GONZALES, LA (WAFB) - Sherman Jackson, the chief of the Gonzales Police Department, is furious after a man with a criminal history was released from jail after being arrested for a hate crime last week.
Robert Ray, 60, of Donaldsonville, is accused of approaching a 19-year-old female in Boots Etc. and telling her to “go back to Mexico.” According to Gonzales PD, the mother of the girl approached Ray and told him “that was not a nice thing to say.” Police go on to say Ray allegedly pushed the woman to the floor. The teen’s father then got involved in the conversation, and that’s when police say Ray hit the man in the face with his fist and a boot.
“We don’t want that here. If you can’t get along and follow the laws like everybody else, then you need to leave,” Jackson said.
Judge Marilyn Lambert released Ray on his own recognizance following his arrest on September 14. Ray has a previous incident on his record with similar circumstances from 2017.
“I couldn’t believe it,” said Jackson, referring to Ray being released without bond.
Ray was placed on probation for an illegal carrying of a weapon charge from the 2017 incident. In that situation, Ray reportedly approached a man and a young girl with a gun in the Gonzales Walmart parking lot and told them, “This is what you Mexicans deserve.” But those charges were dropped when the alleged victim did not show up for court.
Judge Lambert told WAFB in a statement she had no choice but to release Ray in this most recent incident because of an unrelated federal lawsuit against her and Ascension Parish Sheriff Jeff Wiley.
“I consider him a dangerous person, and I don’t think he should be walking the streets right now,” Jackson said.
As part of the lawsuit’s settlement, Judge Lambert agreed to release defendants held solely on misdemeanor charges on their own recognizance unless the misdemeanors were one of 12 charges listed in the lawsuit.
The misdemeanor charges listed in the lawsuit that allowed Judge Lambert and or Sheriff Wiley to hold defendants in jail were:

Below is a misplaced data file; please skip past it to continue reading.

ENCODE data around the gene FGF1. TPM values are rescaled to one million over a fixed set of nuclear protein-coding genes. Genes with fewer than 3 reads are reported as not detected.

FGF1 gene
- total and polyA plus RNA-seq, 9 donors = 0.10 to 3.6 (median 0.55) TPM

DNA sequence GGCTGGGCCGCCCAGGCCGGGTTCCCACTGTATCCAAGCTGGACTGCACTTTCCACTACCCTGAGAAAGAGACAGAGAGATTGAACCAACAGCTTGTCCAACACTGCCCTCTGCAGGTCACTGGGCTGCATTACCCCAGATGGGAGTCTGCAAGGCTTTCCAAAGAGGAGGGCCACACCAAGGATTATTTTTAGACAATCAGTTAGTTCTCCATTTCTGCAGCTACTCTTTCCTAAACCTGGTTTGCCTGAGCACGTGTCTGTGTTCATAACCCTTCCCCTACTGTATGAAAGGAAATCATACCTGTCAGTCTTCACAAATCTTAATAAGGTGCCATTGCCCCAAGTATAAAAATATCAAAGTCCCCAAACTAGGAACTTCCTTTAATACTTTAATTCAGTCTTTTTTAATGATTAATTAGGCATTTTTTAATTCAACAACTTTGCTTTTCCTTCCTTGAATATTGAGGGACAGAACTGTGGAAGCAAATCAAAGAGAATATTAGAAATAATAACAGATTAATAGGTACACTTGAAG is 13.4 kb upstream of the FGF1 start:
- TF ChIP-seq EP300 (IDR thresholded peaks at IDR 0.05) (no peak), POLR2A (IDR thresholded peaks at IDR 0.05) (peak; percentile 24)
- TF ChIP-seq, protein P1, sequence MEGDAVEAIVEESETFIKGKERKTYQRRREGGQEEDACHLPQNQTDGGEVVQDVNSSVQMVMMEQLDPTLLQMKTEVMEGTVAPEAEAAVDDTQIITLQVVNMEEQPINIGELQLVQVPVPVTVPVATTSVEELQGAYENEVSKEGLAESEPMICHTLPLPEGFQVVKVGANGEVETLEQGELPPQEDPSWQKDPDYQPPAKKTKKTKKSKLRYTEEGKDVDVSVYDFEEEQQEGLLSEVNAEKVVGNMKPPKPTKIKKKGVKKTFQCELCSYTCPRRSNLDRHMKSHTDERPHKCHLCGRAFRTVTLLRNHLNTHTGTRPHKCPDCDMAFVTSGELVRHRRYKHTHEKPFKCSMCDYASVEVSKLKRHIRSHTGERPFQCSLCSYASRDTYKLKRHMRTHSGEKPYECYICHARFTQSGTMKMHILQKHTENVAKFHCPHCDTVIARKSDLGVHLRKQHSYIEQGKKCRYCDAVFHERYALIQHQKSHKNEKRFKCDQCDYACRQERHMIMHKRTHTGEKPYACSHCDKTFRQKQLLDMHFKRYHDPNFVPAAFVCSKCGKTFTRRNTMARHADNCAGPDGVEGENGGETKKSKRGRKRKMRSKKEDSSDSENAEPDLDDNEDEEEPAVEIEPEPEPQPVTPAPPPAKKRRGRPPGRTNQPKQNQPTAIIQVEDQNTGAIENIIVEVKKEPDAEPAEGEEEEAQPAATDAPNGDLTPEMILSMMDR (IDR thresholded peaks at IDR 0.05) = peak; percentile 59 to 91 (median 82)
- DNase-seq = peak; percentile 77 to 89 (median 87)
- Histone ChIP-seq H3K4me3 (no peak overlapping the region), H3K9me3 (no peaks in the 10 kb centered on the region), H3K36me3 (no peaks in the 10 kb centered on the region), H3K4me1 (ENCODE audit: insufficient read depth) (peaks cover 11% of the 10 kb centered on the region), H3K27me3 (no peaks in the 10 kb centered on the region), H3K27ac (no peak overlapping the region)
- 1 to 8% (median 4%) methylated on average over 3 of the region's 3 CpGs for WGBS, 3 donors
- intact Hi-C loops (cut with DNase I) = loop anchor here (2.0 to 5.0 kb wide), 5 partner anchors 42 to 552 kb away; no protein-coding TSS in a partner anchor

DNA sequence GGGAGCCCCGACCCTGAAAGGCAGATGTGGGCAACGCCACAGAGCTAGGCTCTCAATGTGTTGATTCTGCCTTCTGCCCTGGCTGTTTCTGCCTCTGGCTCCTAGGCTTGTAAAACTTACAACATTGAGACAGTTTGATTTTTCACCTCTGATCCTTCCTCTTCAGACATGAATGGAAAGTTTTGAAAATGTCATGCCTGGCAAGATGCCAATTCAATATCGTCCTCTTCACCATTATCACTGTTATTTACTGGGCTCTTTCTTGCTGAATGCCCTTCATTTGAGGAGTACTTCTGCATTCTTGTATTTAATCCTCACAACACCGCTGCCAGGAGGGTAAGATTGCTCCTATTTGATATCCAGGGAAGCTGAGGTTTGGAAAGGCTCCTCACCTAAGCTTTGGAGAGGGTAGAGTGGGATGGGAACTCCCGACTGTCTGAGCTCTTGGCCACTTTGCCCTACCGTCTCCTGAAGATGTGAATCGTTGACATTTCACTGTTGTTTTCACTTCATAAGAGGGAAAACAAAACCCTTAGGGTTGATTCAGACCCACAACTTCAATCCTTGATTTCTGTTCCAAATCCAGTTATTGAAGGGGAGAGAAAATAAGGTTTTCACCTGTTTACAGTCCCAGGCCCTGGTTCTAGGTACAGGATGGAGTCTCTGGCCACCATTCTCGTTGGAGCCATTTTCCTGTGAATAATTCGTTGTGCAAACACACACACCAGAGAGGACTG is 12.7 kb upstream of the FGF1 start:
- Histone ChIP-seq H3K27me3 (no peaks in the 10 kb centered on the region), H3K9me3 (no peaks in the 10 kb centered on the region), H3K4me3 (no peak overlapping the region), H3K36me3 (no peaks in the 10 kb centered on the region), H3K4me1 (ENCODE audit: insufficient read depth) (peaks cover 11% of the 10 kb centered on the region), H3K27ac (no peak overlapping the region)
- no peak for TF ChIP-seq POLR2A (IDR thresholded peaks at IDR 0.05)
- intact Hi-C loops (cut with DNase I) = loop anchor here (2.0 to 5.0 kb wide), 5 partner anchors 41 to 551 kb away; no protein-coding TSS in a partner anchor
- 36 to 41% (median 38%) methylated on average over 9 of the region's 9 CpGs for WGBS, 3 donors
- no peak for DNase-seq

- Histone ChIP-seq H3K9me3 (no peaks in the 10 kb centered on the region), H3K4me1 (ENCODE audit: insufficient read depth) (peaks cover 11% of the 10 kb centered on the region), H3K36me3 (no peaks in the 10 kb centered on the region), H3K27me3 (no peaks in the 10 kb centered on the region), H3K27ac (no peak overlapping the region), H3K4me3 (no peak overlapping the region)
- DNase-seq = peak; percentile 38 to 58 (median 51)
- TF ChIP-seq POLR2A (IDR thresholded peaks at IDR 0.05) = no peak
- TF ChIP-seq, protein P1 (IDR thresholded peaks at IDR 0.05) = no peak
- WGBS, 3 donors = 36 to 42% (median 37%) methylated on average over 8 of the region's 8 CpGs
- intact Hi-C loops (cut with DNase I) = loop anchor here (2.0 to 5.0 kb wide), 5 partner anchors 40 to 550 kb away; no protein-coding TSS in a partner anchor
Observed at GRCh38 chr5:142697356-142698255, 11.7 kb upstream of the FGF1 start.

· Aggravated assault
· Battery of a police officer
· Disturbing the peace by engaging in a fistic encounter
· Operating a vehicle while intoxicated, first offense
· Operating a vehicle while intoxicated, second offense
· Flight from an officer
· Simple assault
· Simple battery
· Violation of protective orders
· Theft of goods under $500, second offense
Judge Lambert says the hate crime charge Ray was arrested for on September 14 was not one of the 12 exempt misdemeanors listed in the federal lawsuit.
We contacted Judge Lambert after noticing simple battery is on the list of exception misdemeanors. Ray is charged with two counts of simple battery from the September 14 arrest.
Lambert said she had no comment because explaining her decision to release him without bond would be commenting on a specific case.
Given his history of alleged hate, locals and their leaders are having a hard time understanding why Ray was released without bond in the alleged incident at Boots Etc. Judge Lambert would not comment specifically on the case, but referred WAFB to a settlement agreement in federal court in which she and other Ascension Parish leaders agreed everyone arrested for misdemeanors would be released on their own recognizance, except for the 12 crimes named in the legal document. Hate crimes is not on that list. Chief Jackson says that has got to change.
“We all need to get on the same page and send a clear message that not will not happen here. We are not going to allow it,” he said.
Robert Ray had this to say when WAFB contacted him on the phone: